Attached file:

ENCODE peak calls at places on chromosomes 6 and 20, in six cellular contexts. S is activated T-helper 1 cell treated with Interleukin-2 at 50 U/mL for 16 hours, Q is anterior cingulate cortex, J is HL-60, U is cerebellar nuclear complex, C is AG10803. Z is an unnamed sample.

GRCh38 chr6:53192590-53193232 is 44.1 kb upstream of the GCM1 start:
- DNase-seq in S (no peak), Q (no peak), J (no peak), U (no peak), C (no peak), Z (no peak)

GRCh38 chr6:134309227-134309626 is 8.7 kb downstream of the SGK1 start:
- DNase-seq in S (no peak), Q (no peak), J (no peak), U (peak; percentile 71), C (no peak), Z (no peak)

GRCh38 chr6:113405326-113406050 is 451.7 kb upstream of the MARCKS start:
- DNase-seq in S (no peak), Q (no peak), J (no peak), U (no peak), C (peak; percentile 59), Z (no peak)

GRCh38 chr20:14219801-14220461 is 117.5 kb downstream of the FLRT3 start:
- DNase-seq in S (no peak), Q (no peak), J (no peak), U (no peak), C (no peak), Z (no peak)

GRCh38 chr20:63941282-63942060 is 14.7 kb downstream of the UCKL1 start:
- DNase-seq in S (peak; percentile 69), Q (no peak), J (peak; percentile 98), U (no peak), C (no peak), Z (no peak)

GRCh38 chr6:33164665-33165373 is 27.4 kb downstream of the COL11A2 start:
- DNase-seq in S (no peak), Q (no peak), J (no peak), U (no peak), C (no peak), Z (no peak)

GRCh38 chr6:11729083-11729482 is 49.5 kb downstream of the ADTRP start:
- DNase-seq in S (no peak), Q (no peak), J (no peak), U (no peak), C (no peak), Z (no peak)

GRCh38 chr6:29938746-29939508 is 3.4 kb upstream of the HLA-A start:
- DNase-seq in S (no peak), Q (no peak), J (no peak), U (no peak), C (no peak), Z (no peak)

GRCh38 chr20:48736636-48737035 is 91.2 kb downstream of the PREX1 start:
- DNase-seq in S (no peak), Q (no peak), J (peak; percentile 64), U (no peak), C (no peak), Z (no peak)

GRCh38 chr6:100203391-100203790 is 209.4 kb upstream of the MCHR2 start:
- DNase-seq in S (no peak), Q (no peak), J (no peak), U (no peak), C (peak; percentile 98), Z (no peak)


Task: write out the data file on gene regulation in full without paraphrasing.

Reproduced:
ENCODE peak calls at places on chromosomes 6 and 20, in six cellular contexts. S is activated T-helper 1 cell treated with Interleukin-2 at 50 U/mL for 16 hours, Q is anterior cingulate cortex, J is HL-60, U is cerebellar nuclear complex, C is AG10803. Z is an unnamed sample.

GRCh38 chr6:53192590-53193232 is 44.1 kb upstream of the GCM1 start:
- DNase-seq in S (no peak), Q (no peak), J (no peak), U (no peak), C (no peak), Z (no peak)

GRCh38 chr6:134309227-134309626 is 8.7 kb downstream of the SGK1 start:
- DNase-seq in S (no peak), Q (no peak), J (no peak), U (peak; percentile 71), C (no peak), Z (no peak)

GRCh38 chr6:113405326-113406050 is 451.7 kb upstream of the MARCKS start:
- DNase-seq in S (no peak), Q (no peak), J (no peak), U (no peak), C (peak; percentile 59), Z (no peak)

GRCh38 chr20:14219801-14220461 is 117.5 kb downstream of the FLRT3 start:
- DNase-seq in S (no peak), Q (no peak), J (no peak), U (no peak), C (no peak), Z (no peak)

GRCh38 chr20:63941282-63942060 is 14.7 kb downstream of the UCKL1 start:
- DNase-seq in S (peak; percentile 69), Q (no peak), J (peak; percentile 98), U (no peak), C (no peak), Z (no peak)

GRCh38 chr6:33164665-33165373 is 27.4 kb downstream of the COL11A2 start:
- DNase-seq in S (no peak), Q (no peak), J (no peak), U (no peak), C (no peak), Z (no peak)

GRCh38 chr6:11729083-11729482 is 49.5 kb downstream of the ADTRP start:
- DNase-seq in S (no peak), Q (no peak), J (no peak), U (no peak), C (no peak), Z (no peak)

GRCh38 chr6:29938746-29939508 is 3.4 kb upstream of the HLA-A start:
- DNase-seq in S (no peak), Q (no peak), J (no peak), U (no peak), C (no peak), Z (no peak)

GRCh38 chr20:48736636-48737035 is 91.2 kb downstream of the PREX1 start:
- DNase-seq in S (no peak), Q (no peak), J (peak; percentile 64), U (no peak), C (no peak), Z (no peak)

GRCh38 chr6:100203391-100203790 is 209.4 kb upstream of the MCHR2 start:
- DNase-seq in S (no peak), Q (no peak), J (no peak), U (no peak), C (peak; percentile 98), Z (no peak)